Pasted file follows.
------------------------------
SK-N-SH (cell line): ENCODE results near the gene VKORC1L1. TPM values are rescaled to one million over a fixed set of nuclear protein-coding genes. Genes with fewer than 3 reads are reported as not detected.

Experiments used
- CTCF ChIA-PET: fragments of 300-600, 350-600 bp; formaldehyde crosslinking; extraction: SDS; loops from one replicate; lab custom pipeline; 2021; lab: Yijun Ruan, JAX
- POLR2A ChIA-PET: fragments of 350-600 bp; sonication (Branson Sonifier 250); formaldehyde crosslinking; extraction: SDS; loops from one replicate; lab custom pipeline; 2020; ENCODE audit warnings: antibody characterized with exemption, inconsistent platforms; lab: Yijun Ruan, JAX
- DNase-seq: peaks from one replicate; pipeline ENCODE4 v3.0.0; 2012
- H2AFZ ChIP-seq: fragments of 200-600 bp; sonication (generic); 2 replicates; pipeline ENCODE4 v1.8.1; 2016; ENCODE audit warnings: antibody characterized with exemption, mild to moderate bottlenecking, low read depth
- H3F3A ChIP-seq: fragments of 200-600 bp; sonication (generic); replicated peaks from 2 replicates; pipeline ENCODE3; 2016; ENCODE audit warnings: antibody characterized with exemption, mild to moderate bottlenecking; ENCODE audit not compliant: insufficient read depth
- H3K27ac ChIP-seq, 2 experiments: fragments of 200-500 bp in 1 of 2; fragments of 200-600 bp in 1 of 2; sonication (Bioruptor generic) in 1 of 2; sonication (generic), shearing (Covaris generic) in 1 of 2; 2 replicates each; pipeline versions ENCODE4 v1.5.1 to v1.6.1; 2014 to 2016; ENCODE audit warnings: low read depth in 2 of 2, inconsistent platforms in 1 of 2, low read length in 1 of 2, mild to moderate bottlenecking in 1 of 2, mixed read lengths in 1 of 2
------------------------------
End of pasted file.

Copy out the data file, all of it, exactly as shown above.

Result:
SK-N-SH (cell line): ENCODE results near the gene VKORC1L1. TPM values are rescaled to one million over a fixed set of nuclear protein-coding genes. Genes with fewer than 3 reads are reported as not detected.

Experiments used
- CTCF ChIA-PET: fragments of 300-600, 350-600 bp; formaldehyde crosslinking; extraction: SDS; loops from one replicate; lab custom pipeline; 2021; lab: Yijun Ruan, JAX
- POLR2A ChIA-PET: fragments of 350-600 bp; sonication (Branson Sonifier 250); formaldehyde crosslinking; extraction: SDS; loops from one replicate; lab custom pipeline; 2020; ENCODE audit warnings: antibody characterized with exemption, inconsistent platforms; lab: Yijun Ruan, JAX
- DNase-seq: peaks from one replicate; pipeline ENCODE4 v3.0.0; 2012
- H2AFZ ChIP-seq: fragments of 200-600 bp; sonication (generic); 2 replicates; pipeline ENCODE4 v1.8.1; 2016; ENCODE audit warnings: antibody characterized with exemption, mild to moderate bottlenecking, low read depth
- H3F3A ChIP-seq: fragments of 200-600 bp; sonication (generic); replicated peaks from 2 replicates; pipeline ENCODE3; 2016; ENCODE audit warnings: antibody characterized with exemption, mild to moderate bottlenecking; ENCODE audit not compliant: insufficient read depth
- H3K27ac ChIP-seq, 2 experiments: fragments of 200-500 bp in 1 of 2; fragments of 200-600 bp in 1 of 2; sonication (Bioruptor generic) in 1 of 2; sonication (generic), shearing (Covaris generic) in 1 of 2; 2 replicates each; pipeline versions ENCODE4 v1.5.1 to v1.6.1; 2014 to 2016; ENCODE audit warnings: low read depth in 2 of 2, inconsistent platforms in 1 of 2, low read length in 1 of 2, mild to moderate bottlenecking in 1 of 2, mixed read lengths in 1 of 2